Interview: Arc90’s Richard Ziade Explains Why Readability Is Now A Whole Lot More Than Just Javascript [Exclusive]

Interview: Arc90’s Richard Ziade Explains Why Readability Is Now A Whole Lot More Than Just Javascript [Exclusive]

Readability is an excellent bit of Javascript that strips online content down to its barest and most readable elements, and was borrowed wholesale last year by Apple for the new Safari Reader option in Safari 5.

Late last month, it became even more excellent by relaunching itself as a reading platform in its own right. Launching aside a native iOS app powered by Marco Arment’s excellent Instapaper, Readability is now more than a snip of Javascript code but instead a monthly subscription service that pays 70% of its collected fees directly to the writers and publishers being read.

We reached out to Arc90’s Richard Ziade for a quick chat about what Readability’s new change in scope would mean not just for existing users, but for publishers of web content looking to get paid.

Cult of Mac: In your recent announcement, you said that Readability will soon be an iOS app that leverage’s Marco Arment’s existing Instapaper technology. How will Readability differ from Instapaper?

Richard Ziade: Readability differs in that it really is trying to be a reading platform that spans across web browsers, mobile phones (via a web client) and iOS. Most importantly, it differs in that it has a support mechanism baked in!

Cult of Mac: How did the partnership with Marco Arment come about?

I’ve been a fan of Instapaper for a long time and it turns out he’s based in New York, so I just reached out to him.

CoM: Is there any reason for an end user to keep both apps installed if they both use Instapaper tech? Will Instapaper be phased out?

Ziade: You can use either application. I’m not sure you’d need both though. No, Instapaper is definitely not being phased out. I’m sure Marco has exciting plans for Instapaper.

CoM: Many of publishers’ existing concerns when it comes to products like Readability, Safari Reader or Instapaper is that these maximize the user’s experience at the expense of stripping the monetization mechanism from a site. Readability’s new focus seems to address many of these concerns by requiring a subscription and sharing 70% of all fees directly with content publishers. Is Readability’s new money-sharing scheme an attempt to head off future legal clashes?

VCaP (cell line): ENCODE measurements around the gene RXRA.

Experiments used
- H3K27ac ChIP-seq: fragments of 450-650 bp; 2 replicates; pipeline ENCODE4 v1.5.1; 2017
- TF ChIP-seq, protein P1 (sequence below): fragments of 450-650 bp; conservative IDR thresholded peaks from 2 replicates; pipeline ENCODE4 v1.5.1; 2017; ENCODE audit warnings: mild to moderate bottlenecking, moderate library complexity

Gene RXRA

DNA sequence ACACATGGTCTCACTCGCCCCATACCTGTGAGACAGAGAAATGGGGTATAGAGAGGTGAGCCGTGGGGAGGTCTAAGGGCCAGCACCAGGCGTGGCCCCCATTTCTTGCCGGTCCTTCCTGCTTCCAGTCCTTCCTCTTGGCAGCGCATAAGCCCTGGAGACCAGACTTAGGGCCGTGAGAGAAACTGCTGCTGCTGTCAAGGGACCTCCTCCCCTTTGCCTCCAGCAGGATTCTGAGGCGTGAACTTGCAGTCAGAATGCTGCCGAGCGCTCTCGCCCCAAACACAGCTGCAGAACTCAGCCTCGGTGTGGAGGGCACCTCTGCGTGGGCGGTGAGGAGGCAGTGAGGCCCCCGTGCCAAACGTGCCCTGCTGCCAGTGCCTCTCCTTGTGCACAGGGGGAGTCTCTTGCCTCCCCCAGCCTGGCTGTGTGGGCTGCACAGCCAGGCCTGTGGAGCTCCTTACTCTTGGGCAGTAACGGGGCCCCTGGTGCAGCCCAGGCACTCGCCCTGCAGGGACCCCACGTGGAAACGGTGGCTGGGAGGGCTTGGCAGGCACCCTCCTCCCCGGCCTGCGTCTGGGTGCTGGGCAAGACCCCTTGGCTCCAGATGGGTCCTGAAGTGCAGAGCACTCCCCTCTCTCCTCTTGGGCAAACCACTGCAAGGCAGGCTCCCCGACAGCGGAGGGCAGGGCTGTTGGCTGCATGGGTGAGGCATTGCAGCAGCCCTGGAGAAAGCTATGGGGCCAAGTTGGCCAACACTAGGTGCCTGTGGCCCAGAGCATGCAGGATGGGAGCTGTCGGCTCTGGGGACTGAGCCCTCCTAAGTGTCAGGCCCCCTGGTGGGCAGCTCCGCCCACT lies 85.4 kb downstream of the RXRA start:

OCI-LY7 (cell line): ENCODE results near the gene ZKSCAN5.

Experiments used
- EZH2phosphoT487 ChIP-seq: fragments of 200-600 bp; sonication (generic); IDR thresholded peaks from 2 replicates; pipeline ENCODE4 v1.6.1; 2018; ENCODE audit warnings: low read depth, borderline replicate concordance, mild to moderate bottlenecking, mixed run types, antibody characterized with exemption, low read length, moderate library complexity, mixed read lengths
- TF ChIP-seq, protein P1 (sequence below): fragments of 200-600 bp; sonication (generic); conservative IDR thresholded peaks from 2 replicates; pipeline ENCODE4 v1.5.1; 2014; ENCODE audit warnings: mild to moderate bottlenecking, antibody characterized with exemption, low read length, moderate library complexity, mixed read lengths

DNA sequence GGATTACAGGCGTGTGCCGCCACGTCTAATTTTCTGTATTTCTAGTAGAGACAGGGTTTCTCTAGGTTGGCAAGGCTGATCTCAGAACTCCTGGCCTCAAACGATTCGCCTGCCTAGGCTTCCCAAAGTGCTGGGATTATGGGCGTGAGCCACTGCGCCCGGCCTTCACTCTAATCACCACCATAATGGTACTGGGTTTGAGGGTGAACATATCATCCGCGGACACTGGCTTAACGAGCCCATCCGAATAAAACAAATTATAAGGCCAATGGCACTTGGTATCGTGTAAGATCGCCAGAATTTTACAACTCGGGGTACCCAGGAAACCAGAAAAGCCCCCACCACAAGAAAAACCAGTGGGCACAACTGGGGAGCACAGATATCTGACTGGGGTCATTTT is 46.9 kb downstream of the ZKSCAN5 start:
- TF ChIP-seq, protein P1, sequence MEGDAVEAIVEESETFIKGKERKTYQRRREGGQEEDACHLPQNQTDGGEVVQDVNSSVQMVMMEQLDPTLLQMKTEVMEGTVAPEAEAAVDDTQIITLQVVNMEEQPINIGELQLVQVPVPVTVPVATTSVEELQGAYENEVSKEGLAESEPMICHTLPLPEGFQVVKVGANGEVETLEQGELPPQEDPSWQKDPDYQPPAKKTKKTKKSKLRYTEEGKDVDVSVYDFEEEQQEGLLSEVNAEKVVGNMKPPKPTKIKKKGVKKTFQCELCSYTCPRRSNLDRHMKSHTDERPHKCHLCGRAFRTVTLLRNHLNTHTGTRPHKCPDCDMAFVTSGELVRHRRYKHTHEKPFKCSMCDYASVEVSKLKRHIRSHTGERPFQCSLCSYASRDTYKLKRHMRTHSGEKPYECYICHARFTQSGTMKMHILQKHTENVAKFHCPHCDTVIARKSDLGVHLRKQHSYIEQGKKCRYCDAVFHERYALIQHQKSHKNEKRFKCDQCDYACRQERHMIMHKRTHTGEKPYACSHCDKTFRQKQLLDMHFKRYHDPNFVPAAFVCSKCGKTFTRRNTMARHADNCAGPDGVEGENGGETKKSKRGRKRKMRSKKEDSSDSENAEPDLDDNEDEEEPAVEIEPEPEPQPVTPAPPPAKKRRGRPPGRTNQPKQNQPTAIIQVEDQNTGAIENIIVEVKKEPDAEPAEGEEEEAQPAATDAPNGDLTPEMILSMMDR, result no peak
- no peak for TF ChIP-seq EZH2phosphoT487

Ziade: No. The conversations with publishers to date have been incredibly positive and constructive.

CoM: Can you go into a bit more detail about how Readability will share its fees with content publishers?

Ziade: Once a subscriber pegs some content for reading now or later, a percentage of their fee will be earmarked for the owner of the domain that hosts that article. At the end of each month, we take a look at a subscriber’s activity and earmark according to how much you consume from a particular domain. If 10% of your clicks are to CultofMac, then you get 10% of the 70% apportioned to publishers.

CoM: What happens if someone signs up to be a Readability partner only after their content has already been read by a lot of Readibility users? Will they be paid retroactively?

Ziade: Yes. They will be.

CoM: Outside of the new publishing system, what features and improvements in Readability do you think are going to make the biggest impact for end users?

Ziade: We’re excited about the sharing capabilities. You can share your reading list and share out a shortened url (rdd.me) that has the Readability capabilities baked into it.

CoM: When do you anticipate Readibility will go live on the App Store?

Ziade: Soon! Ultimately it’s in Apple’s hands.

For more information on Readability’s new profit-sharing model and their partnership with Instapaper, please read the official Arc90 blog. Keep tuned to Cult of Mac for news on when Readability’s official iOS app is released in the App Store.

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About the author

John BrownleeJohn Brownlee is a Contributing Editor. He has also written for Wired, Playboy, Boing Boing, Popular Mechanics, VentureBeat, and Gizmodo. He lives in Boston with his girlfriend and two parakeets. You can follow him here on Twitter.

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